The quartz watches that came crashing onto the market in the early 1970s quickly won fans among young buyers who identified with this modern technology. They also left watchmaking’s industrial fabric in shreds. Once the crisis had passed, this tradition-based branch was left to pick up the pieces, and it would be several years before it regained its cruising speed… ready for the surge in interest in vintage watches. Suddenly, antimagnetic watches were back in the spotlight, the antidote to the electromagnetic rays that had become a feature of daily life. IWC jumped at the opportunity and in 2004 reissued the first series of its Ingénieur, manufactured in partnership with AMG (the soft iron cage was later dropped). In 2007, Rolex revisited its Oyster Perpetual Milgauss, last seen in 1988 and worn by countless engineers, including at CERN. Then in 2017, for the 60th anniversary of its famous Seamaster 300-Railmaster-Speedmaster trilogy, Omega put anti-magnetism front and centre again. The brand even moved up a decimal thanks to the Master Chronometer Co-Axial calibre. Its resistance to magnetic fields has been increased from up to 1,500 gauss, which is already considerable, to beyond 15,000 gauss, the equivalent of an MRI (magnetic resonance imaging) scanner.
Magnetism is something watchmakers take seriously, and for good reason. After-sales services at Swatch Group, which puts considerable onus on researching this technology, deal with huge numbers of watches that have become magnetised: 15% of the total according to Jean-Claude Monachon, Vice President, Product Development at Omega, when he presented the new Seamaster Aquaterra in Geneva, in 2013. He reminded the audience that for a modern mechanical watch to be labelled antimagnetic in compliance with Switzerland’s standard for industry and watchmaking (norme industrielle et horlogère suisse, NIHS), it has to withstand exposure to 75 gauss. The international ISO 764 standard specifies requirements for magnetic resistance in watches. ISO 6425 standard goes further and states that any watch intended for wear while diving must be antimagnetic.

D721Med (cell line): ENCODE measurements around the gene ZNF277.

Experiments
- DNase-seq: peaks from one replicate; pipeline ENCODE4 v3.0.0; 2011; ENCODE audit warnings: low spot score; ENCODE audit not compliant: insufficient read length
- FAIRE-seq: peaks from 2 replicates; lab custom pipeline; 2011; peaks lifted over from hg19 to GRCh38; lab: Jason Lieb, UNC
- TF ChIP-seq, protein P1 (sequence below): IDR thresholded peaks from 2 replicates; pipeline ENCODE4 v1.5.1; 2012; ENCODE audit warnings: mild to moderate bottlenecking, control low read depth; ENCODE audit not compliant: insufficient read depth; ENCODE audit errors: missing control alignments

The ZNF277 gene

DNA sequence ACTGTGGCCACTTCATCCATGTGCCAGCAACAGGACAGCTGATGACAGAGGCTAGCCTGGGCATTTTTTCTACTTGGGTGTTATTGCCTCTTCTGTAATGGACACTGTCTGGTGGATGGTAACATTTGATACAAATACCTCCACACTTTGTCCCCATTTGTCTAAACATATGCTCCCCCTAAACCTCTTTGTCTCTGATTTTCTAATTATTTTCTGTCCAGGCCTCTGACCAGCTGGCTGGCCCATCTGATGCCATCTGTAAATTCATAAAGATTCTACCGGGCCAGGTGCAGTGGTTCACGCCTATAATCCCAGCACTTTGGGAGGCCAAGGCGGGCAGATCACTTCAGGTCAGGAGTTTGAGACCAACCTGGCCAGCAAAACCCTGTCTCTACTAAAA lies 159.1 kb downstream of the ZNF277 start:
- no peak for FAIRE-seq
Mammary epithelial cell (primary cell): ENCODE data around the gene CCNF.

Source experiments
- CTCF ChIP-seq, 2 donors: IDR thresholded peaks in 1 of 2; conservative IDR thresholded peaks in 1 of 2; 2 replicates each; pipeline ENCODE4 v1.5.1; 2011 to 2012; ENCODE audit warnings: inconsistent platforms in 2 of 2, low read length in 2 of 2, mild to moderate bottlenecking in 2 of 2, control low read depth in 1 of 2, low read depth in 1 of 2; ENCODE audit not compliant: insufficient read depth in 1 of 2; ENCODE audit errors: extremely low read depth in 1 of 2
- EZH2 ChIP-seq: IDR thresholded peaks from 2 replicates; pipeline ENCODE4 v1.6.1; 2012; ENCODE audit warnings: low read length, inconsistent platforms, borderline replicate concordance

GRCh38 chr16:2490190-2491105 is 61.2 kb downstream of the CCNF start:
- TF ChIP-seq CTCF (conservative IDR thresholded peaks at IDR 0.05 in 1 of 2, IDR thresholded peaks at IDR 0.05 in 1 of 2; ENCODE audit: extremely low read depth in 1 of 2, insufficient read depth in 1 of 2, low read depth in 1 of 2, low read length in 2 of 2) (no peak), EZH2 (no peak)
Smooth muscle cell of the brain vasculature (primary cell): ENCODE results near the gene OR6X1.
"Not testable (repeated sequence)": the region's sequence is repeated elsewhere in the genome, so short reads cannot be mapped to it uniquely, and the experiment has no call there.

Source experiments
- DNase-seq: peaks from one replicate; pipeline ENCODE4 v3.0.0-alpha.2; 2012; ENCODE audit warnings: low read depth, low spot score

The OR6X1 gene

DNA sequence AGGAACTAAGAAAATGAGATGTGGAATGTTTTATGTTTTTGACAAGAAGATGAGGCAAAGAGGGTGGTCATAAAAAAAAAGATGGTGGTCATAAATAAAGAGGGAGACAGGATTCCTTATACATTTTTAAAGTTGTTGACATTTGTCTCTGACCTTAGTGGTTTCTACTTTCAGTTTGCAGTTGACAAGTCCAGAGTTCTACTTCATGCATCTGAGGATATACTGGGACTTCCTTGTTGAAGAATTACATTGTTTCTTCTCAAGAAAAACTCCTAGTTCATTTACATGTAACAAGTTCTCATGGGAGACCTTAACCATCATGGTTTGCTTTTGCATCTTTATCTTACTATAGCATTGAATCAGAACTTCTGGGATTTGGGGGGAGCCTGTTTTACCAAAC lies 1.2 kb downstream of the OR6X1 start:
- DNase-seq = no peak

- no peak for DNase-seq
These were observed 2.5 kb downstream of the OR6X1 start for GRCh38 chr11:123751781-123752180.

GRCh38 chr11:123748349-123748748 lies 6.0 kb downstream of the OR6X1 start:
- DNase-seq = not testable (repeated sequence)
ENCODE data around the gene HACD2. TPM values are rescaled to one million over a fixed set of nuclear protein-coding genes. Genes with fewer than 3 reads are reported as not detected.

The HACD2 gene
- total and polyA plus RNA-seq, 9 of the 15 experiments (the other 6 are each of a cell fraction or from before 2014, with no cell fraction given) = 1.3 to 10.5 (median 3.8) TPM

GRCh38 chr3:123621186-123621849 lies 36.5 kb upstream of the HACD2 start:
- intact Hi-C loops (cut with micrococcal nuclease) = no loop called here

Embrace the enemy
The number of electrical products in regular use has skyrocketed since the 1930s, and with it those which rely on magnetism in order to function. Today’s watches must contend with the rays given off by airport metal detectors, mobile phones, handbag clasps, children’s toys, fridge doors… and the list goes on. In a world swimming in magnetism, resistance to 75 gauss can seem like a drop in the ocean, hence why more and more brands are developing watches with a much higher threshold. Officine Panerai is one. Its Luminor Submersible 1950 Amagnetic 3 Days Automatic Titanio 47 mm is built to withstand magnetic fields encountered by professional divers. Others have joined the fray, more often than not with movements whose strategic components are in silicon. The latest example to date is the Zenith Defy Lab. Its revolutionary high-efficiency escapement combined with a low-amplitude balance is completely non-magnetic.